I love photography and I hate photos of myself, but even I was surprised when I couldn’t find a single recent shot of myself and my children. Not one.
I frantically started scrolling back through months and months and then years and years of photos, thousands and thousands of photos, and found about three photos of myself and just one with me and the kids. In fact, the last time I had any meaningful shots of myself and my children taken was way back in 2011 when Tim Coulson came to visit.
I’m always the one behind the camera and I’m very pleased to be there, but the truth is I never let my photo be taken because I’m scared it will look like me. I don’t want to see myself as others see me; to see me as I really am. I’d rather keep an image in my head of what I think I look like that makes me feel better about myself. That makes me rise about all the insecurities we women are supposed to have – the nit-picking, soul-wrecking, heart-ripping, life-clawing insecurities – and just be me. A person somehow without a face or body, no vessel to label me into. Just a person, just a me going about my me things.
Yet, here I am, my mellow self-esteem in tact but seemingly without hard evidence that I was ever in my children’s lives. I could have been there, I might have been there, but we’ll never really know.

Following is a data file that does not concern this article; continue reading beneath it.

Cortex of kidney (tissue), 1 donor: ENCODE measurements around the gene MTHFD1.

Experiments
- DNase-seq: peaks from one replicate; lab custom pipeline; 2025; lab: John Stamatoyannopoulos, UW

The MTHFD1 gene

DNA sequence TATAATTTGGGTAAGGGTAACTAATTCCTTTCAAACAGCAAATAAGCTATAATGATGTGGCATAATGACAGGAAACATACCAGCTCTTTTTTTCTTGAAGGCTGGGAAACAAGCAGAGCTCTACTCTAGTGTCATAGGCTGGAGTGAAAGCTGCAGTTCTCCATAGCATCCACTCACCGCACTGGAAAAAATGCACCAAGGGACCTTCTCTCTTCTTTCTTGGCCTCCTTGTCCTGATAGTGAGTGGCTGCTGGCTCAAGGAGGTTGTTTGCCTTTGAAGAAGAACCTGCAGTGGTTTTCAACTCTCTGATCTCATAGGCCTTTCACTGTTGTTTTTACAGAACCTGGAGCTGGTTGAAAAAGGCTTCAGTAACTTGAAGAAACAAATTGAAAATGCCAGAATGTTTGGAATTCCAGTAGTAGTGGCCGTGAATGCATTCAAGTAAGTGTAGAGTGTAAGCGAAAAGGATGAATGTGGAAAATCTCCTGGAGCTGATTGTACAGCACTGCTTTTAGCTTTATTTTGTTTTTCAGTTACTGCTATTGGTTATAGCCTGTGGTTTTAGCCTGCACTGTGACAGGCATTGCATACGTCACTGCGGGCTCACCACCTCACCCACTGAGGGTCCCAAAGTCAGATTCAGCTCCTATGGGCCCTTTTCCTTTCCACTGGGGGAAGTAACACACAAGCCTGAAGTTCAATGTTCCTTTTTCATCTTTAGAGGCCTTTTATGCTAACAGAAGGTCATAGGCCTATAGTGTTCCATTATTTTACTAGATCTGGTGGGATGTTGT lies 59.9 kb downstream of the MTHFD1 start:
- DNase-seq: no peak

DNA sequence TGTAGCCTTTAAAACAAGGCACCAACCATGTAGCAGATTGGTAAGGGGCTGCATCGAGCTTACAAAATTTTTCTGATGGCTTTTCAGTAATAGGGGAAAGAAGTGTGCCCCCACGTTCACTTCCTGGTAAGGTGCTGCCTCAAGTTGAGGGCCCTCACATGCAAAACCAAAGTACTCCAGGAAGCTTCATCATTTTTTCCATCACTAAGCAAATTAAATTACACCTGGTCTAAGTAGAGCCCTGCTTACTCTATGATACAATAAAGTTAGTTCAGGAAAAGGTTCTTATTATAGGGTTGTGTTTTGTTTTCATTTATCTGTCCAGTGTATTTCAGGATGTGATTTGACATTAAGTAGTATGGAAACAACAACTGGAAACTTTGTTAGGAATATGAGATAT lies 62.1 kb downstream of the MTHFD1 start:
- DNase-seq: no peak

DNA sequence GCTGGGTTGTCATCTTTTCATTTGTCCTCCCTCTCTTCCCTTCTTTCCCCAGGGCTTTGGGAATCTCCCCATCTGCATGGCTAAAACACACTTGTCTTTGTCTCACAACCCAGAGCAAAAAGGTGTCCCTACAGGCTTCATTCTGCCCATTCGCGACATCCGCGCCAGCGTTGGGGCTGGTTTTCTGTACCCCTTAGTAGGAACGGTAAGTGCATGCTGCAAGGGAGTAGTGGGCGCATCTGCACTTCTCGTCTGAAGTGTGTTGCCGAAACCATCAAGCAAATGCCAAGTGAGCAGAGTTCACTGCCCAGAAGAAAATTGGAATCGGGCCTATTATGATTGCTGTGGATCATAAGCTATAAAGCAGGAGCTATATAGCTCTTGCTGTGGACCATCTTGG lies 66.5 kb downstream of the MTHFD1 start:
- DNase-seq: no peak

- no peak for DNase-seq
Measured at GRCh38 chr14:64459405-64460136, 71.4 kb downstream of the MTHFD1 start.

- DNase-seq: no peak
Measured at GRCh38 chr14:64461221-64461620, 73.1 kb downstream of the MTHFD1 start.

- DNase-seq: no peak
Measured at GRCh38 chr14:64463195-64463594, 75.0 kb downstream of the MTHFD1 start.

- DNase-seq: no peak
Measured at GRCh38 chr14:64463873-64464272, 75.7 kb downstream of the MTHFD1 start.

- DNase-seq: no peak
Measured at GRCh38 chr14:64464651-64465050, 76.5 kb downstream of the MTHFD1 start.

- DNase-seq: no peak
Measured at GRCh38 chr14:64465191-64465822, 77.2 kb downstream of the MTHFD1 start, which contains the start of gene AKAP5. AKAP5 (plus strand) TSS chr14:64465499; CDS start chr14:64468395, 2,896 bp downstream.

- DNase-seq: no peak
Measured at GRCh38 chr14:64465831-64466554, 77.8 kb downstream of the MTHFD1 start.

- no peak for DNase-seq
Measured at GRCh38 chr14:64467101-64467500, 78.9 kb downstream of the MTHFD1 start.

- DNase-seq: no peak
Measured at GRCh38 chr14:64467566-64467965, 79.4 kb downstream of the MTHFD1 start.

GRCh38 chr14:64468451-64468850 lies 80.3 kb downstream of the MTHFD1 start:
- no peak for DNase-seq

Faced with my absolute invisibility and knowing how wholeheartedly I was there, in all of these pictures, always, always I was there, I cried. I really, really cried. Because I know that while I will never be missing from my children’s memories, I am absolutely missing from their keepsakes of those memories. I cried because I can never put myself back in the pictures. Not the baby pictures, the toddler pictures, the first day at school pictures… I can never put myself back.
I have spent years capturing my children’s childhoods but I have failed to capture just about the most important part of any childhood: mum.
There’s mum and me. Mum and us. Just mum. My wonderful, wonderful mum.
The evening of the morning I cried over the missing mum – the foolish, missing me – we were having a twilight picnic.
“Can you take some pictures of me and the kids?” I asked Bart.
“Now?” He said and there was a lot invested in that ‘now’. Because right ‘now’ I was in a stretched-out old t-shirt with wild hair and not a scrap of make-up on.
“Yep,” I said. Because right now, right this minute, I was about as ‘mum’ as you could get. I was totally, beautifully, perfectly mum. “I want to capture this moment.”
I vow from this day forward to always capture the really important moments of my children’s childhood.
I vow to capture me.